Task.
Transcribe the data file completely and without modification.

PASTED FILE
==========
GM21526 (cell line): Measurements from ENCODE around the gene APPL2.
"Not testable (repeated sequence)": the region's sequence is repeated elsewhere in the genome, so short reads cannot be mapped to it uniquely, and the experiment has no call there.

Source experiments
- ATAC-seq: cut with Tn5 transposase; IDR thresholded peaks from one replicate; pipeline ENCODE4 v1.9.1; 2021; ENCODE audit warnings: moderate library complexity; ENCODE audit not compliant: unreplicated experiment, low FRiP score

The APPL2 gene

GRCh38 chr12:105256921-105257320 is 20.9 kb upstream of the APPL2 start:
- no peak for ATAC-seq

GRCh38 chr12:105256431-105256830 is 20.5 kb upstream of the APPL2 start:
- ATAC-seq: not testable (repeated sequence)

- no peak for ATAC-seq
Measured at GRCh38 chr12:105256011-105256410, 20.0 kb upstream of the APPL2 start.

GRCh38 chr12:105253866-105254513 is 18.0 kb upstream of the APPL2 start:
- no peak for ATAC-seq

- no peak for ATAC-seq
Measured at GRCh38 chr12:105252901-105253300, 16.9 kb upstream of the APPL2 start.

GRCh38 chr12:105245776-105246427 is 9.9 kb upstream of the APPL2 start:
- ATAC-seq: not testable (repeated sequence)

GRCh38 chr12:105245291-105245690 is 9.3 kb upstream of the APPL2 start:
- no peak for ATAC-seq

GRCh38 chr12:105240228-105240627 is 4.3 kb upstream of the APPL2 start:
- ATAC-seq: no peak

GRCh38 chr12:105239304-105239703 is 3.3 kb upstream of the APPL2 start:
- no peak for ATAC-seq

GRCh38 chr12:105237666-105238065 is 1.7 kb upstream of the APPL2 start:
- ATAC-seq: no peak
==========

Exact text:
GM21526 (cell line): Measurements from ENCODE around the gene APPL2.
"Not testable (repeated sequence)": the region's sequence is repeated elsewhere in the genome, so short reads cannot be mapped to it uniquely, and the experiment has no call there.

Source experiments
- ATAC-seq: cut with Tn5 transposase; IDR thresholded peaks from one replicate; pipeline ENCODE4 v1.9.1; 2021; ENCODE audit warnings: moderate library complexity; ENCODE audit not compliant: unreplicated experiment, low FRiP score

The APPL2 gene

GRCh38 chr12:105256921-105257320 is 20.9 kb upstream of the APPL2 start:
- no peak for ATAC-seq

GRCh38 chr12:105256431-105256830 is 20.5 kb upstream of the APPL2 start:
- ATAC-seq: not testable (repeated sequence)

- no peak for ATAC-seq
Measured at GRCh38 chr12:105256011-105256410, 20.0 kb upstream of the APPL2 start.

GRCh38 chr12:105253866-105254513 is 18.0 kb upstream of the APPL2 start:
- no peak for ATAC-seq

- no peak for ATAC-seq
Measured at GRCh38 chr12:105252901-105253300, 16.9 kb upstream of the APPL2 start.

GRCh38 chr12:105245776-105246427 is 9.9 kb upstream of the APPL2 start:
- ATAC-seq: not testable (repeated sequence)

GRCh38 chr12:105245291-105245690 is 9.3 kb upstream of the APPL2 start:
- no peak for ATAC-seq

GRCh38 chr12:105240228-105240627 is 4.3 kb upstream of the APPL2 start:
- ATAC-seq: no peak

GRCh38 chr12:105239304-105239703 is 3.3 kb upstream of the APPL2 start:
- no peak for ATAC-seq

GRCh38 chr12:105237666-105238065 is 1.7 kb upstream of the APPL2 start:
- ATAC-seq: no peak